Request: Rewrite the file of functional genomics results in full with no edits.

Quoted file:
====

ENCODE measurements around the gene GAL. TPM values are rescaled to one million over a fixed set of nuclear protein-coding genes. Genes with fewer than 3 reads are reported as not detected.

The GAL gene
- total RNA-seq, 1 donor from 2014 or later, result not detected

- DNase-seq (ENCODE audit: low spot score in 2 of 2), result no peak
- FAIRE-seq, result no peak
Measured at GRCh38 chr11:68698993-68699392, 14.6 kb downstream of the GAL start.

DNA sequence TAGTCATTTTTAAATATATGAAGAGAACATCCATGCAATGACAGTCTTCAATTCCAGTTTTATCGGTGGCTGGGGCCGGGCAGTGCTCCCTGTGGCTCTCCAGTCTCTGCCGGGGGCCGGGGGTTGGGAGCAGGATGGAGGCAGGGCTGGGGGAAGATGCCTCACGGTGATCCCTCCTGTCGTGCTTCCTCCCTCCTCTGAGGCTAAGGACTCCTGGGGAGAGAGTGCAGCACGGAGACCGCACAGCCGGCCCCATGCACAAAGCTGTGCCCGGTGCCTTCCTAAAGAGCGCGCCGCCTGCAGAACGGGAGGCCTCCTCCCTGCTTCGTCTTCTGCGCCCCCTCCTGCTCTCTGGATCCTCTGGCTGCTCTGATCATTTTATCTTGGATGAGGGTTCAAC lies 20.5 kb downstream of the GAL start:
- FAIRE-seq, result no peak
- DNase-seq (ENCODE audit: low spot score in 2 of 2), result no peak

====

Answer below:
ENCODE measurements around the gene GAL. TPM values are rescaled to one million over a fixed set of nuclear protein-coding genes. Genes with fewer than 3 reads are reported as not detected.

The GAL gene
- total RNA-seq, 1 donor from 2014 or later, result not detected

- DNase-seq (ENCODE audit: low spot score in 2 of 2), result no peak
- FAIRE-seq, result no peak
Measured at GRCh38 chr11:68698993-68699392, 14.6 kb downstream of the GAL start.

DNA sequence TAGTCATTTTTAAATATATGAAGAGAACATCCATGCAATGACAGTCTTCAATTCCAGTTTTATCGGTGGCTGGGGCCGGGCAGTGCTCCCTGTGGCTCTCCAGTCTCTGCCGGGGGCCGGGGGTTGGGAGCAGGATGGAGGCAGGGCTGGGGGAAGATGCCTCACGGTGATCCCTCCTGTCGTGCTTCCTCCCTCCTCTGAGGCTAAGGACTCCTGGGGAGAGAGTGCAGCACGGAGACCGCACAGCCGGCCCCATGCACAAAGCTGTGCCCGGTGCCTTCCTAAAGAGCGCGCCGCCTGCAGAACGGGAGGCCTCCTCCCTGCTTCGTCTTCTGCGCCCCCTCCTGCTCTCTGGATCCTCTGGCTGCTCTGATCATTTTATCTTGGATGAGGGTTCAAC lies 20.5 kb downstream of the GAL start:
- FAIRE-seq, result no peak
- DNase-seq (ENCODE audit: low spot score in 2 of 2), result no peak